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Arbitration Agreement

Last revision Last revision 25-02-2024
Formats FormatsWord and PDF
Size Size6 to 10 pages
4.5 - 1 vote
Fill out the template

Last revisionLast revision: 25-02-2024

FormatsAvailable formats: Word and PDF

SizeSize: 6 to 10 pages

Rating: 4.5 - 1 vote

Fill out the template

This Arbitration Agreement is a legally binding contract between two parties as an alternative method to resolve the disputes between them. Civil disputes unless explicitly barred under the applicable laws between two parties can be resolved through arbitration (the process of resolving the dispute by appointing a neutral third party as arbitrator).

Nowadays, with complicated commercial disputes and an increased burden on courts, arbitration is a sought-after method to resolve issues without resorting to the court system.

The parties entering into a contract or business relation can also agree to resolve any dispute by way of mediation before resorting to arbitration. Under mediation, the settlement is between the parties without involving any third party as an arbitrator. Mediation will be less formal than arbitration as parties after discussion settle on a middle ground where they can settle the dispute. Thus, to maintain a long-term good relationship between the parties, the mediation method can be used to resolve the dispute before going to arbitration.

The arbitration can be either institutional or ad-hoc. Under institutional arbitration, the recognized institution will be setting the rules of arbitration and appointing appropriate arbitrators considering the dispute. The main benefit of ad-hoc arbitration is the availability of qualified arbitrators and pre-set rules.

On the other hand, under ad-hoc arbitration, the Parties appoint the Arbitrator from time to time and set their own rules to resolve the Dispute. The main benefit of ad-hoc arbitration is flexibility and reduced cost in comparison to institutional arbitration.

There is no predetermined qualification to be appointed as an arbitrator in India. Even a foreign national can be an arbitrator.

To be enforceable under the law, the arbitration agreement must be in writing and shall be properly stamped. Once agreed in writing for arbitration, the parties cannot directly approach the court before completing the arbitration procedure.

Arbitration agreements are often signed at the beginning of the business relationship. However, the parties can enter into an arbitration agreement later by making the same binding on the master agreement or business transaction.

Advantages of arbitration

  • Less time consuming: in comparison to litigation, the arbitration procedure is less time-consuming.
  • Cost-effective: by resolving the issue through arbitration, the huge litigation cost can be mitigated.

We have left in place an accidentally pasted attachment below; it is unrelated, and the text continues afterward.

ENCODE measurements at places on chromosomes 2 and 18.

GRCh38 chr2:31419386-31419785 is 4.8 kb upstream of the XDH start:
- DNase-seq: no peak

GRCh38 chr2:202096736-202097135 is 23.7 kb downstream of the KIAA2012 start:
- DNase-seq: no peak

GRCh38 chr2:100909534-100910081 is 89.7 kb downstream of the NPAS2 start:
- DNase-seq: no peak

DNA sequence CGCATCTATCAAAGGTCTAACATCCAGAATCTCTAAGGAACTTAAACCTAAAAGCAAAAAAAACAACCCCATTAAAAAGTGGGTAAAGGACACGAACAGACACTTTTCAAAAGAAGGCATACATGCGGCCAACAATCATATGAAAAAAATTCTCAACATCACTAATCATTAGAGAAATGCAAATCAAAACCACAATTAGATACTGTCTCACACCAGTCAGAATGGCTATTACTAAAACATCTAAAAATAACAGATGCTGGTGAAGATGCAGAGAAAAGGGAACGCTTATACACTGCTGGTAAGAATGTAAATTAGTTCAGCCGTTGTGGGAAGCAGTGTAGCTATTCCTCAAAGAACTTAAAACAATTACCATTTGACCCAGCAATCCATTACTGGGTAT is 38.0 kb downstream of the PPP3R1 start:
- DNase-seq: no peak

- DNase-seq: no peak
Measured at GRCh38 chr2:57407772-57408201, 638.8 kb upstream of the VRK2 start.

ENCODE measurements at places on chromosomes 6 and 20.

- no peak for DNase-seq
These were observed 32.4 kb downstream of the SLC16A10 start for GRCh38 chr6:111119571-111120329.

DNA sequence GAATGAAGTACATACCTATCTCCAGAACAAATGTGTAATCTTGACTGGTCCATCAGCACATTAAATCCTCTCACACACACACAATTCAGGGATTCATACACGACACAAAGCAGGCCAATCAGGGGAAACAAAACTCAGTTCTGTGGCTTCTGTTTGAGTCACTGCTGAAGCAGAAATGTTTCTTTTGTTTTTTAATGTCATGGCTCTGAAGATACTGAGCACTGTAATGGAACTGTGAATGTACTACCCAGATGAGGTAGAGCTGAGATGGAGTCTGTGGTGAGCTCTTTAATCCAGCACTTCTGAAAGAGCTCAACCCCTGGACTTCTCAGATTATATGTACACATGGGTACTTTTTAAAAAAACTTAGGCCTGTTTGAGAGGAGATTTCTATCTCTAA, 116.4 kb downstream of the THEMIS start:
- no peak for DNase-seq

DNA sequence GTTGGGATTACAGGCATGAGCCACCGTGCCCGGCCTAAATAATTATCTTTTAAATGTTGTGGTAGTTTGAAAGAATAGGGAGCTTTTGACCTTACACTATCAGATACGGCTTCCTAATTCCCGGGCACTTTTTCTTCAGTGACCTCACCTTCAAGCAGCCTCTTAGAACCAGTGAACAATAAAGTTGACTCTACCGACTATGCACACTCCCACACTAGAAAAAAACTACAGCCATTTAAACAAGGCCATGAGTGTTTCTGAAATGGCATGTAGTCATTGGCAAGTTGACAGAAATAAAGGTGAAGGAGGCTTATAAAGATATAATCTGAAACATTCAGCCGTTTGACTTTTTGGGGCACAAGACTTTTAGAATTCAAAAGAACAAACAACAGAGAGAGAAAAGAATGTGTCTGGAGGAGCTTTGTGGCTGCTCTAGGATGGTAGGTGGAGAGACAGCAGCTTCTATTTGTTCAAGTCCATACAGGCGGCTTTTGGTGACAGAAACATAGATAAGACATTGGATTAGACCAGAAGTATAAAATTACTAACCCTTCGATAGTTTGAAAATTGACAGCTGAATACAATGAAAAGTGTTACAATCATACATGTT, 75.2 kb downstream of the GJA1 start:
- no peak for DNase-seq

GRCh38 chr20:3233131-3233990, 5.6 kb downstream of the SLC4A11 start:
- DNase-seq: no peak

• Less formal: the arbitration procedures are more flexible than litigation. Thus, the proceedings can be conducted in accordance with the nature of the Dispute.
  • Privacy: the proceedings of the arbitration will not be on public record. It is the duty of arbitrators and all other parties involved to keep the proceedings and documents confidential. The proceedings or outcome of the Arbitration shall not be published unless both the Parties give their consent.
  • Custom rules: parties to the arbitrator can set their own rules and code of conduct.
  • Expertise: Availability of subject experts to resolve complex disputes.

This arbitration agreement can be used for any type of entity including a company, LLP, Partnership, NGO, etc. for resolving issues/disputes not excluded under the applicable law. Some matters cannot be resolved through arbitration including the following:

  • Matrimonial disputes (e.g. separation, divorce, child custody)
  • Criminal offences (e.g. theft, assault, murder)
  • Guardianship matters (e.g. parent's right over the child, parent's duty towards the child)
  • Insolvency petitions (e.g. winding up the company due to non-payment of the debt)
  • Testamentary suits (e.g. disputes relating to wills)
  • Trust disputes (e.g. disputes over trust deed)
  • Labour and industrial disputes (e.g. termination of employment, non-payment of salary)
  • Intra-company disputes (e.g. disputes between the owners, disputes between the management and employees)
  • Tenancy and eviction matters are controlled under respective rent control acts (e.g. eviction of the tenant under Delhi Rent Control Act 1958)


How to use this Agreement?

This Agreement covers the following major areas:

  • The details of the existing agreement or business transaction to which this Arbitration Agreement is applicable.
  • The details and summary of the existing dispute between the Parties if any.
  • The details of arbitrators have already been appointed to resolve an existing dispute between the Parties.
  • Procedures to be followed in case of arbitration.
  • Applicable laws and rules to arbitration.
  • Arbitrator details including the number of arbitrators, minimum qualification, experience, etc.
  • The seat of arbitration.
  • Language of arbitration.
  • Communication details
  • Confidentiality of the Agreement and arbitration.

The Arbitration Agreement should be printed on non-judicial stamp paper and then both the Parties will need to sign the document and keep a copy for their records.

This Agreement can also be Notarized by a public notary for more authenticity and recording of the date and time of the execution of the Agreement.


Applicable laws

The laws of The Limitation Act, 1963 applicable to civil laws also applies to arbitration.

The arbitration with the seat of arbitration in India will be governed under The Arbitration and Conciliation Act, 1996.


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